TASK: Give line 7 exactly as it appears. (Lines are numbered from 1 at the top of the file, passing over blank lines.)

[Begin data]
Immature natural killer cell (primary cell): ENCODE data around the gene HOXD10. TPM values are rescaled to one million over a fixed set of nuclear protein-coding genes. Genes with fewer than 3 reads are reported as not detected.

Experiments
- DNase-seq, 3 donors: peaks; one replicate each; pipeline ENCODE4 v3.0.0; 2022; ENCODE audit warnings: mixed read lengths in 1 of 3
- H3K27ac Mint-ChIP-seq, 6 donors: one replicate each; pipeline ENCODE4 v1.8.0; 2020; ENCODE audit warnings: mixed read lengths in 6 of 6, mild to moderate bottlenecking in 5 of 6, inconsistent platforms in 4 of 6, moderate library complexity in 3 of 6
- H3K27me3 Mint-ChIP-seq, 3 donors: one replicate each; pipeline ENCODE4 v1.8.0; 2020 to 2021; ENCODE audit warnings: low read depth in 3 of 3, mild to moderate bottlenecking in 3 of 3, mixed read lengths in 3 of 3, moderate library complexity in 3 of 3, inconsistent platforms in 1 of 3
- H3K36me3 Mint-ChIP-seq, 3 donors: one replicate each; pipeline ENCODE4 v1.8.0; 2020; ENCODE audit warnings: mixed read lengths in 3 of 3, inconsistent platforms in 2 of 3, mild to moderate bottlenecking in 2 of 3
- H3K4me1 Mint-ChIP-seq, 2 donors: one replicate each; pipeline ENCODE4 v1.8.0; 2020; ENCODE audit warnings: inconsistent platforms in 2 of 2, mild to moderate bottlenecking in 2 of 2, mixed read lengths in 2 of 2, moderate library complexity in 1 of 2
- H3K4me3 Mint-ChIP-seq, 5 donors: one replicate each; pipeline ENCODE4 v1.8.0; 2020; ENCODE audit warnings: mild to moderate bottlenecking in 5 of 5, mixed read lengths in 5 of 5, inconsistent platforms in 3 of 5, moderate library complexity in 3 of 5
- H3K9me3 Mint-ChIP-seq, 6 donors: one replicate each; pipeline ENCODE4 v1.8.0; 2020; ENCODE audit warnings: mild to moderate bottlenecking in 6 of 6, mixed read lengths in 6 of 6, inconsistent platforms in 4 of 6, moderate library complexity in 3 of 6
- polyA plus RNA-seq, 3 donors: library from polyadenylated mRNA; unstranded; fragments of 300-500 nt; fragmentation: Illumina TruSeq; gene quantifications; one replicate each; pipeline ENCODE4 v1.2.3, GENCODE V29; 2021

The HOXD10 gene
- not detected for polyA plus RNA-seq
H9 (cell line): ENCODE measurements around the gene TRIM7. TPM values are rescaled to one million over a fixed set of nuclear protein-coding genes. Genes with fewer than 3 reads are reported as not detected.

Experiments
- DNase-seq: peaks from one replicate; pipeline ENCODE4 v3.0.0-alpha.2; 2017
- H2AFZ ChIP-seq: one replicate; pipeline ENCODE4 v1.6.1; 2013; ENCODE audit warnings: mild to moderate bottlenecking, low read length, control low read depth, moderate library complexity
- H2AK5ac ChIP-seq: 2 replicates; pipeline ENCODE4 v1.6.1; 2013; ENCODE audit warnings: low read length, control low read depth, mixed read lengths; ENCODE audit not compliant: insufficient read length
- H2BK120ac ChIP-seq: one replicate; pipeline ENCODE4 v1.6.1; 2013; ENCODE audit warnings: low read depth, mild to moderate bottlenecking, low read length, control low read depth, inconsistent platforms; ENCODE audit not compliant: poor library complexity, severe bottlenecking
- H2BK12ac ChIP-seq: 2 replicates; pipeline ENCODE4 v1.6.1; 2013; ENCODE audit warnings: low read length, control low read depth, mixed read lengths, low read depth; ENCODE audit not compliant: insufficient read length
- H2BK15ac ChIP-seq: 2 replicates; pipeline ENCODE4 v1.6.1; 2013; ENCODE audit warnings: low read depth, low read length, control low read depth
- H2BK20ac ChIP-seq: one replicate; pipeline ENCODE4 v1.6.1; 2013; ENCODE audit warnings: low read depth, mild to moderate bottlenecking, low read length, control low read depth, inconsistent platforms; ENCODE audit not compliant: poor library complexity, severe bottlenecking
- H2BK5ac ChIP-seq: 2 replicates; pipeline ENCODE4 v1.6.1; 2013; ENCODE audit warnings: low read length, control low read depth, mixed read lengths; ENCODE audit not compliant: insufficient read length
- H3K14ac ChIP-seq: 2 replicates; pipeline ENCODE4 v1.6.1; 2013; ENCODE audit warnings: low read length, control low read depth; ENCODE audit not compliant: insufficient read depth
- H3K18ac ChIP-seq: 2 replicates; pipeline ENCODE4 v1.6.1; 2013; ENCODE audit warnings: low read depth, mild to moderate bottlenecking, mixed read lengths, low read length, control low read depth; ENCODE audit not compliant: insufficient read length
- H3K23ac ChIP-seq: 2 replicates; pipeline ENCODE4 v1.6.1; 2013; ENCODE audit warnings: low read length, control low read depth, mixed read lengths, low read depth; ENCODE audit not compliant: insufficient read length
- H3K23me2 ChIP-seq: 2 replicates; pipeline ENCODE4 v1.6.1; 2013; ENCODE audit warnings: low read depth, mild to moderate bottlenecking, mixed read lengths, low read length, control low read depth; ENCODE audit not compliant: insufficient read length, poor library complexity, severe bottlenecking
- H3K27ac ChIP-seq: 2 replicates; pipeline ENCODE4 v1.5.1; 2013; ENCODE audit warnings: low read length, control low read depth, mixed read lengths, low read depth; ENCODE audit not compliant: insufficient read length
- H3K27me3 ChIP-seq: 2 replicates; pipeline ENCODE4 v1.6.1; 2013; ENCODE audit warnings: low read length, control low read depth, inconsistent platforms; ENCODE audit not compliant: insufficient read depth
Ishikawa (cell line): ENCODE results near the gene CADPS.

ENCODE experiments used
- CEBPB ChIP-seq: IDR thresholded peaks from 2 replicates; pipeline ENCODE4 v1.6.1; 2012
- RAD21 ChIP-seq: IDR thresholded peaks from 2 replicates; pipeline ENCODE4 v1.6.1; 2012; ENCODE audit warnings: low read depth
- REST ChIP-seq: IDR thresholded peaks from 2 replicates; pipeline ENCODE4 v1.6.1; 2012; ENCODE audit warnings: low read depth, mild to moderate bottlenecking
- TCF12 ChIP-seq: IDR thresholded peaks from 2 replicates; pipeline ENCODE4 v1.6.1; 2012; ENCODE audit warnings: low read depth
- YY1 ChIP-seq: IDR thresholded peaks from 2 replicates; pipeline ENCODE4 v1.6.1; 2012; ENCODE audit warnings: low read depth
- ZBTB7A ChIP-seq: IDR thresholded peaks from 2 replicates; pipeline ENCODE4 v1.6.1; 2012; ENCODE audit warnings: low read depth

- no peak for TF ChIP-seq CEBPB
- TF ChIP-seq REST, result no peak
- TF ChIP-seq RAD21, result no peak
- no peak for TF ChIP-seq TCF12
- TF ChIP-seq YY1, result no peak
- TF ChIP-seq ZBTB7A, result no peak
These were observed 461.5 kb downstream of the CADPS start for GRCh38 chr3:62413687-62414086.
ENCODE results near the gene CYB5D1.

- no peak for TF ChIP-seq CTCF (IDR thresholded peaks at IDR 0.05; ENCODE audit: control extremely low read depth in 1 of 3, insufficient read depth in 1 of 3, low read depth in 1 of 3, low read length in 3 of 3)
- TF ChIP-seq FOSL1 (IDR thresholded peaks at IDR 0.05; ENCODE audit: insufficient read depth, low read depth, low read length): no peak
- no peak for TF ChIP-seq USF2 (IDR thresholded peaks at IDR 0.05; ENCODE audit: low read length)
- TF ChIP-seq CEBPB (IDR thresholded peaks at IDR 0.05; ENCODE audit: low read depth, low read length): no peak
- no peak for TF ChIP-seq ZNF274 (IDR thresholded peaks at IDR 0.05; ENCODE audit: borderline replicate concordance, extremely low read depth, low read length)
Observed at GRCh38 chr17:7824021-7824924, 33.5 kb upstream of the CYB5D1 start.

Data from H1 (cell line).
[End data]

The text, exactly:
- H3K4me1 Mint-ChIP-seq, 2 donors: one replicate each; pipeline ENCODE4 v1.8.0; 2020; ENCODE audit warnings: inconsistent platforms in 2 of 2, mild to moderate bottlenecking in 2 of 2, mixed read lengths in 2 of 2, moderate library complexity in 1 of 2